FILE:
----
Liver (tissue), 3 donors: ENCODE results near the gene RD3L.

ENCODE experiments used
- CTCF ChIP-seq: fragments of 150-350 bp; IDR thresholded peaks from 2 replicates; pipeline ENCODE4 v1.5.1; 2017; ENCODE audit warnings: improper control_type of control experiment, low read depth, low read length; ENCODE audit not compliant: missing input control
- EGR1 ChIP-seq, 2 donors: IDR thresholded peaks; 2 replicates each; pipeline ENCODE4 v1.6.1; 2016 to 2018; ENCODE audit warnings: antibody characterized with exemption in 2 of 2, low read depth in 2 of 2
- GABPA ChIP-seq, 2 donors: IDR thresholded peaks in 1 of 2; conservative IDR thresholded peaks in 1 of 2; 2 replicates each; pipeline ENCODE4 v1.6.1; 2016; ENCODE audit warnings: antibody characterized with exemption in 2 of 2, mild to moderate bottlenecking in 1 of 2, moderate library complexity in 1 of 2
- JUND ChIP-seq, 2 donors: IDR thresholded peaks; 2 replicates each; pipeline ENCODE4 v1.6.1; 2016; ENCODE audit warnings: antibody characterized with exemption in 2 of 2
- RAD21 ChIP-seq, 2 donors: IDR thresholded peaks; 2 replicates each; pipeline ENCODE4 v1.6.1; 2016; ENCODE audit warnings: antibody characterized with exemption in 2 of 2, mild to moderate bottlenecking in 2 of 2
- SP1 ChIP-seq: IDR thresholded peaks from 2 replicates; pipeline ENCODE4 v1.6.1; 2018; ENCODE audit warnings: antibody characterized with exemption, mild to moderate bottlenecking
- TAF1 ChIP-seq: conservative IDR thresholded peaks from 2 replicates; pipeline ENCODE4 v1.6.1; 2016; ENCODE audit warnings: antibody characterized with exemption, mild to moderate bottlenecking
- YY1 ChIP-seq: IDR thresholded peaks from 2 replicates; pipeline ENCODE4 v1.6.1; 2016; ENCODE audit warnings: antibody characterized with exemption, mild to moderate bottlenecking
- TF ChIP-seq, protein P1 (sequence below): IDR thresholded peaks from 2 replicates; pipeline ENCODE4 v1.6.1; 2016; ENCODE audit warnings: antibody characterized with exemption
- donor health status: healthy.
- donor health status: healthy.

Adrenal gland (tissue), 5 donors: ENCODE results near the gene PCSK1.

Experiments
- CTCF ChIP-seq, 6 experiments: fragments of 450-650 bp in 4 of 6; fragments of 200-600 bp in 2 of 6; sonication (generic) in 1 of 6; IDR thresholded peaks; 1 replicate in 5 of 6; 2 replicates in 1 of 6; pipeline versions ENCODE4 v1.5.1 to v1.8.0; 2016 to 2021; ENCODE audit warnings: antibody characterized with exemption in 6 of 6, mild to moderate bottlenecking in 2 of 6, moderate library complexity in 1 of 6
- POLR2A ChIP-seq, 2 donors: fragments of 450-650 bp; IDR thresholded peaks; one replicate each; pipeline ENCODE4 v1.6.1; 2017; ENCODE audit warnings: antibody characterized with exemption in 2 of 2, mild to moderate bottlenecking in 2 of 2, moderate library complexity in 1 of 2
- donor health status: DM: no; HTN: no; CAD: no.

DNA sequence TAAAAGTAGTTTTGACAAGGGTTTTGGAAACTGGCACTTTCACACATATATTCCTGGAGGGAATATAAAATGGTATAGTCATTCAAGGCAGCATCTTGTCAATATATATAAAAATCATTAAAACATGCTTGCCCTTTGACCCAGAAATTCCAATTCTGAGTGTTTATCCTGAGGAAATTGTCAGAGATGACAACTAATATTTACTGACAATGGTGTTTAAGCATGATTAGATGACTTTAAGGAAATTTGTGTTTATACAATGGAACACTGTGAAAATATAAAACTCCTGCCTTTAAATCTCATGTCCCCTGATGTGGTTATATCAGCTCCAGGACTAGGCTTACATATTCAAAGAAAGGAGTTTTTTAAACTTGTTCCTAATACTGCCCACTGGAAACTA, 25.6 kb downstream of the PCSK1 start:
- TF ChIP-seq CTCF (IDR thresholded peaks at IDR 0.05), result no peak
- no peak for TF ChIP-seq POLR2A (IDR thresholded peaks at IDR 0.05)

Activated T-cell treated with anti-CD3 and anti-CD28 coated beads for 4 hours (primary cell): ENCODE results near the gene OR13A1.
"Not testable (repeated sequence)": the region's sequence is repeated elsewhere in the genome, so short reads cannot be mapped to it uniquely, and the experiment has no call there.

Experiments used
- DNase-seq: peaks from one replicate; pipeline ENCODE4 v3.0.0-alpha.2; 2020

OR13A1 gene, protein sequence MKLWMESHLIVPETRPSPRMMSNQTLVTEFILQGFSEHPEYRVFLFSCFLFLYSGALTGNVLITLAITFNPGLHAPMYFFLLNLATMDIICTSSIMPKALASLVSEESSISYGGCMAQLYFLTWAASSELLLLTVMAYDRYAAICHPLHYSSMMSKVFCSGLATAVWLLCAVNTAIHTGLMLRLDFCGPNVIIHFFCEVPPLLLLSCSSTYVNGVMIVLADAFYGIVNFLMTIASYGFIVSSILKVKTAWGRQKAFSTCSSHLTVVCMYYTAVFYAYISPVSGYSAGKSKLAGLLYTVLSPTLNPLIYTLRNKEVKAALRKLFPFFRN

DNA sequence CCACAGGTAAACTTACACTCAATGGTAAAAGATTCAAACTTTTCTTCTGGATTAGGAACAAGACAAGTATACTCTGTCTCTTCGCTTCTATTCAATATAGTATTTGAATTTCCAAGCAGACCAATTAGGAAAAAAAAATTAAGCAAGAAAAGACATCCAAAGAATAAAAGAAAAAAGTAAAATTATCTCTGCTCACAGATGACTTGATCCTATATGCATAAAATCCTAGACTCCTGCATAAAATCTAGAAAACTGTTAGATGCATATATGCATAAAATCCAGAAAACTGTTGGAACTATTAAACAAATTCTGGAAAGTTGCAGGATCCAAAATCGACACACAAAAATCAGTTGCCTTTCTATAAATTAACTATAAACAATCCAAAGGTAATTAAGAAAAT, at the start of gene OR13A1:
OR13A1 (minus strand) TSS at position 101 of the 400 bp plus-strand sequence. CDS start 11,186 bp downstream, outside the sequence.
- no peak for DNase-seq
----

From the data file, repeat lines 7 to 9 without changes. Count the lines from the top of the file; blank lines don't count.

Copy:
- RAD21 ChIP-seq, 2 donors: IDR thresholded peaks; 2 replicates each; pipeline ENCODE4 v1.6.1; 2016; ENCODE audit warnings: antibody characterized with exemption in 2 of 2, mild to moderate bottlenecking in 2 of 2
- SP1 ChIP-seq: IDR thresholded peaks from 2 replicates; pipeline ENCODE4 v1.6.1; 2018; ENCODE audit warnings: antibody characterized with exemption, mild to moderate bottlenecking
- TAF1 ChIP-seq: conservative IDR thresholded peaks from 2 replicates; pipeline ENCODE4 v1.6.1; 2016; ENCODE audit warnings: antibody characterized with exemption, mild to moderate bottlenecking